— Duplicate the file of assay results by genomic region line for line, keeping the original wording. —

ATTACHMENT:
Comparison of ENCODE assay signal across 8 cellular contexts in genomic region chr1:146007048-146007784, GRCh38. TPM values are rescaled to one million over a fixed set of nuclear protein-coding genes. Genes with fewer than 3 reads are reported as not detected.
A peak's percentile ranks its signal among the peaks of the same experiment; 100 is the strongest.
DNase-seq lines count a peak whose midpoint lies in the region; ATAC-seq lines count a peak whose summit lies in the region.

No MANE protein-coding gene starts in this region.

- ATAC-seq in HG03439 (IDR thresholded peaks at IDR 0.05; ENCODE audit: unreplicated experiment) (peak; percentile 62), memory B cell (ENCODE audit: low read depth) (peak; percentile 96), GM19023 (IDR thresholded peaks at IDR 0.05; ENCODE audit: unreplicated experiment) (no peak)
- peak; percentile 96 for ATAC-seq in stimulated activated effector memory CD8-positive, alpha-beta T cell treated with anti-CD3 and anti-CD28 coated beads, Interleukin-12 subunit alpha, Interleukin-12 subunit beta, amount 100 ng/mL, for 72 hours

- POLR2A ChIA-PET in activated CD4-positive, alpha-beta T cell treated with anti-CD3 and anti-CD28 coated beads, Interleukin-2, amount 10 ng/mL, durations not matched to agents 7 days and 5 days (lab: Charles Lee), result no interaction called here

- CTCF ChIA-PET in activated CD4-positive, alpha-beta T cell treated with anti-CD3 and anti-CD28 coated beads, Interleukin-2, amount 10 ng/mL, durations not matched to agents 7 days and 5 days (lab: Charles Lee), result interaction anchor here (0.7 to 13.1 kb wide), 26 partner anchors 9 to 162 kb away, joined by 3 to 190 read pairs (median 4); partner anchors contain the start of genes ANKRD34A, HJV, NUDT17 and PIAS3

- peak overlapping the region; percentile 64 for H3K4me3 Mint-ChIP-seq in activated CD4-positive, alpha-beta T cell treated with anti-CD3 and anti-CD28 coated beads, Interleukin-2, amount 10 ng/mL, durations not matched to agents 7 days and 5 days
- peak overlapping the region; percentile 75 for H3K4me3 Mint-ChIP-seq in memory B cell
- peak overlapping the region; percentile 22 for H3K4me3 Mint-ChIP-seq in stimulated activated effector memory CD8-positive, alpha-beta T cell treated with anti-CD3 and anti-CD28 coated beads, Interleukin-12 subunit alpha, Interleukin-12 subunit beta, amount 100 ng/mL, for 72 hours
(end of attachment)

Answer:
Comparison of ENCODE assay signal across 8 cellular contexts in genomic region chr1:146007048-146007784, GRCh38. TPM values are rescaled to one million over a fixed set of nuclear protein-coding genes. Genes with fewer than 3 reads are reported as not detected.
A peak's percentile ranks its signal among the peaks of the same experiment; 100 is the strongest.
DNase-seq lines count a peak whose midpoint lies in the region; ATAC-seq lines count a peak whose summit lies in the region.

No MANE protein-coding gene starts in this region.

- ATAC-seq in HG03439 (IDR thresholded peaks at IDR 0.05; ENCODE audit: unreplicated experiment) (peak; percentile 62), memory B cell (ENCODE audit: low read depth) (peak; percentile 96), GM19023 (IDR thresholded peaks at IDR 0.05; ENCODE audit: unreplicated experiment) (no peak)
- peak; percentile 96 for ATAC-seq in stimulated activated effector memory CD8-positive, alpha-beta T cell treated with anti-CD3 and anti-CD28 coated beads, Interleukin-12 subunit alpha, Interleukin-12 subunit beta, amount 100 ng/mL, for 72 hours

- POLR2A ChIA-PET in activated CD4-positive, alpha-beta T cell treated with anti-CD3 and anti-CD28 coated beads, Interleukin-2, amount 10 ng/mL, durations not matched to agents 7 days and 5 days (lab: Charles Lee), result no interaction called here

- CTCF ChIA-PET in activated CD4-positive, alpha-beta T cell treated with anti-CD3 and anti-CD28 coated beads, Interleukin-2, amount 10 ng/mL, durations not matched to agents 7 days and 5 days (lab: Charles Lee), result interaction anchor here (0.7 to 13.1 kb wide), 26 partner anchors 9 to 162 kb away, joined by 3 to 190 read pairs (median 4); partner anchors contain the start of genes ANKRD34A, HJV, NUDT17 and PIAS3

- peak overlapping the region; percentile 64 for H3K4me3 Mint-ChIP-seq in activated CD4-positive, alpha-beta T cell treated with anti-CD3 and anti-CD28 coated beads, Interleukin-2, amount 10 ng/mL, durations not matched to agents 7 days and 5 days
- peak overlapping the region; percentile 75 for H3K4me3 Mint-ChIP-seq in memory B cell
- peak overlapping the region; percentile 22 for H3K4me3 Mint-ChIP-seq in stimulated activated effector memory CD8-positive, alpha-beta T cell treated with anti-CD3 and anti-CD28 coated beads, Interleukin-12 subunit alpha, Interleukin-12 subunit beta, amount 100 ng/mL, for 72 hours